Finding a Mentor in Medicine
For medical students, having a physician who serves as a mentor may be one of the most valuable resources on the path to becoming a doctor. Mentoring relationships are particularly important for minority students or students who are in medical schools that do not have a department of family medicine.
Mentoring happens in both formal and informal settings. Some schools offer formal mentoring programs, special projects, or networking. More informal mechanisms may include leadership opportunities and special interest mentoring. Finding a family physician mentor in any of these categories may help in your path through school.
Explore the resources listed below to find the right mentor for you.
Member Interest Groups -- These groups provide a forum for AAFP members with shared professional interests. Students can connect with members of these groups to discuss topics such as direct primary care, emergency medicine, and global health.
Listservs -- These email discussion lists provide another way to connect with active members of the AAFP, and cover a wide variety of topics.
AAFP Chapters -- Your AAFP chapter might be able to provide you with a list of physicians who are willing to serve as mentors.
Doctors Back to School -- The Doctors Back to School (DBTS) program aims to inspire a new generation of physicians. The program sends minority physicians and medical students into the community to speak to younger students about the benefit of a career in medicine -- particularly for those in under-represented ethnic and racial groups. Visit this page for a DBTS tool kit, which contains all of the essentials you will need to participate in the program.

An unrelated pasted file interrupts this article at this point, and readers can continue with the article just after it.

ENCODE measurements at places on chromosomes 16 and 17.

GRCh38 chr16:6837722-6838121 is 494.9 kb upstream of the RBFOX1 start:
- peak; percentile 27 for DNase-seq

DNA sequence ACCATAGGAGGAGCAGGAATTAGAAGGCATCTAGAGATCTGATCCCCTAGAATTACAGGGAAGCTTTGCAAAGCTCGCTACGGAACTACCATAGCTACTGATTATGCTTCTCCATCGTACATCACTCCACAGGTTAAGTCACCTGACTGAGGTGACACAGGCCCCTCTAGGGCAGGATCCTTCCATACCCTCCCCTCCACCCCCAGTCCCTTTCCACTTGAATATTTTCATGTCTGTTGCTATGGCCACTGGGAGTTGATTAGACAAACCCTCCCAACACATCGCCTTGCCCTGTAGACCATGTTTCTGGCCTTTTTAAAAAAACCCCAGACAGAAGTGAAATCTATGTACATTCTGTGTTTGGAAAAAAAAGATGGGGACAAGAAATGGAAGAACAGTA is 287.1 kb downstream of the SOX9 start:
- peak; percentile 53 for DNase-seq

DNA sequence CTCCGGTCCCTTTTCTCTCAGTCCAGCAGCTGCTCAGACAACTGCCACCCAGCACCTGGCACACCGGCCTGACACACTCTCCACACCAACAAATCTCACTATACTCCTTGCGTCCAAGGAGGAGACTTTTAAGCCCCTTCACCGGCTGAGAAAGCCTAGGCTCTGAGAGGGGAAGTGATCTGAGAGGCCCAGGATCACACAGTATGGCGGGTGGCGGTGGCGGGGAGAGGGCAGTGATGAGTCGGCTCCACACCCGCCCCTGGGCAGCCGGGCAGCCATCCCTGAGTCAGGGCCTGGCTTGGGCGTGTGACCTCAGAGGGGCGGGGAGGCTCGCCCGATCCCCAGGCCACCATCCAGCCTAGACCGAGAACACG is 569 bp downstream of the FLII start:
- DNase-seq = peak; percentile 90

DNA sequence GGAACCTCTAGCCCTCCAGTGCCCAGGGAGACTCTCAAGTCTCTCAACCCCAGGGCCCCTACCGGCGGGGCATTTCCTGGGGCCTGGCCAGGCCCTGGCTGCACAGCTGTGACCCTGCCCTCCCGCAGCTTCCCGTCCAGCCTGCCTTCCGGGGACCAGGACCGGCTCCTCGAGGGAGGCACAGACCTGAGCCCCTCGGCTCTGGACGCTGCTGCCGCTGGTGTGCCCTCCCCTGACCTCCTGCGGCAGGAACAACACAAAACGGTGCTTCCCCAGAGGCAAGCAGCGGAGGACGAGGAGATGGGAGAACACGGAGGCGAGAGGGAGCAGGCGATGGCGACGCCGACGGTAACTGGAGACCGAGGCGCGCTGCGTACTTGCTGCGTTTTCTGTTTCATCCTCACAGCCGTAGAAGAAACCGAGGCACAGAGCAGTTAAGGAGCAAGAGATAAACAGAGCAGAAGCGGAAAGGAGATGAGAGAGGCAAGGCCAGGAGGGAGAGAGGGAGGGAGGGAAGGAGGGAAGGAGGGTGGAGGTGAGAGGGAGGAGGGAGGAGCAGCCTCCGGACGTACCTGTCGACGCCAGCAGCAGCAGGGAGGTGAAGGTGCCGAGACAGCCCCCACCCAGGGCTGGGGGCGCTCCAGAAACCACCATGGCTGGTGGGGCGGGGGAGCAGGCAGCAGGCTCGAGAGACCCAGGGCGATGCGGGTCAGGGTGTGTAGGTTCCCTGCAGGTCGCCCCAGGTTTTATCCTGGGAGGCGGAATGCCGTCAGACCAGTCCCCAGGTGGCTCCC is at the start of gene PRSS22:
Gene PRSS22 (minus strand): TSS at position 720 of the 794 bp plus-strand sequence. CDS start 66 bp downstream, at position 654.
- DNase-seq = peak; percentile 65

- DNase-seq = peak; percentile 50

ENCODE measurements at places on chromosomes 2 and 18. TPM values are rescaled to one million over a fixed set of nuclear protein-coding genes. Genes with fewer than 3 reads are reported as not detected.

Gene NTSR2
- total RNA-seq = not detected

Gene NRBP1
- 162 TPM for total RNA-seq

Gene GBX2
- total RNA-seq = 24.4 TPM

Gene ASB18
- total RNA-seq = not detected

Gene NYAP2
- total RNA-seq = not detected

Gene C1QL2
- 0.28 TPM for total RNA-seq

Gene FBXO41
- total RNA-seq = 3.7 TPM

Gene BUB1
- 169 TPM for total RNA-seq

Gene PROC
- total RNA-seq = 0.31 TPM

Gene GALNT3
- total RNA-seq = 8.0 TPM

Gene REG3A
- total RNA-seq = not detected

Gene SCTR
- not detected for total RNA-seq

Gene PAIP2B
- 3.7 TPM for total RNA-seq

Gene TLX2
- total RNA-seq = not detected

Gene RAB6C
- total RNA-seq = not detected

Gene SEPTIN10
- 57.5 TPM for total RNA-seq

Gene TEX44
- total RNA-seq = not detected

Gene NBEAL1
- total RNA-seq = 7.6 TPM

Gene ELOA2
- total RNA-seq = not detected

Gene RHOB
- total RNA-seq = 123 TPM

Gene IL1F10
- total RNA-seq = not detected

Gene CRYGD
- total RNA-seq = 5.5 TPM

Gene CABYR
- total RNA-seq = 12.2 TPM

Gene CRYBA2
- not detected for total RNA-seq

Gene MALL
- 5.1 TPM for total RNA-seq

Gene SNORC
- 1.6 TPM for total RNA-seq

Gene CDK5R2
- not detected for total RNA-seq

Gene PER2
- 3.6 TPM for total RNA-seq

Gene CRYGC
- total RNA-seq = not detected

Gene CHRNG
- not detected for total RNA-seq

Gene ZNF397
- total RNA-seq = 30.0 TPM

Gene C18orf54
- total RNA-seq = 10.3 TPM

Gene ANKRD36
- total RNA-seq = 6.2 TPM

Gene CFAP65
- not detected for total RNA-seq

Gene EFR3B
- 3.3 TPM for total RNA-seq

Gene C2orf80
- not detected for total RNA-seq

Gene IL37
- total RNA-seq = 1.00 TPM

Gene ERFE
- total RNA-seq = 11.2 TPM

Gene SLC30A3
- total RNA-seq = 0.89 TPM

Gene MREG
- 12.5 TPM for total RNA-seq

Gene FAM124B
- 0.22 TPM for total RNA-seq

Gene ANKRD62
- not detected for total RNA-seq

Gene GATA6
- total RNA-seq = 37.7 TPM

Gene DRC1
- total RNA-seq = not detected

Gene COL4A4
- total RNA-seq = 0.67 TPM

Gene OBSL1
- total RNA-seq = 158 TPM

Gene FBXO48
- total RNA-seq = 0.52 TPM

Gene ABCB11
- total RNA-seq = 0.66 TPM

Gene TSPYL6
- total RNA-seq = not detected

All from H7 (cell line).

AAMC Careers in Medicine(www.aamc.org) -- This online program, offered by the Association of American Medical Colleges, allows students to explore different specialties (such as family medicine), career options and practice settings as they navigate through different modules. Registration to use the site is free for those who have used other AAMC applications, such as the MCAT or AMCAS, but requires an access code for other users.
Tomorrow's Doctors(www.aamc.org) -- Also a service offered by the AAMC, Tomorrow's Doctors has numerous resources available to medical students and residents, including curriculum directories, clinical research training programs, data facts and figures, fee assistance programs, and blogs by medical students sharing first-hand experience.
AOA Mentor Exchange(cf.osteopathic.org) -- The American Osteopathic Association's mentor program serves as a mechanism for two-way communication between osteopathic physicians and medical students. DOs offer their guidance and wisdom to medical students, and students in turn benefit from a mentor's knowledge and experience. This site allows users to find a mentor or sign up to be one. (Login required)
Mentoring Tips(1 page PDF) -- Establishing a mentoring relationship with a knowledgeable professional can lead to increased success throughout students' medical education. The tips in this guide should help students choose the right mentor and define the relationship that is right for them.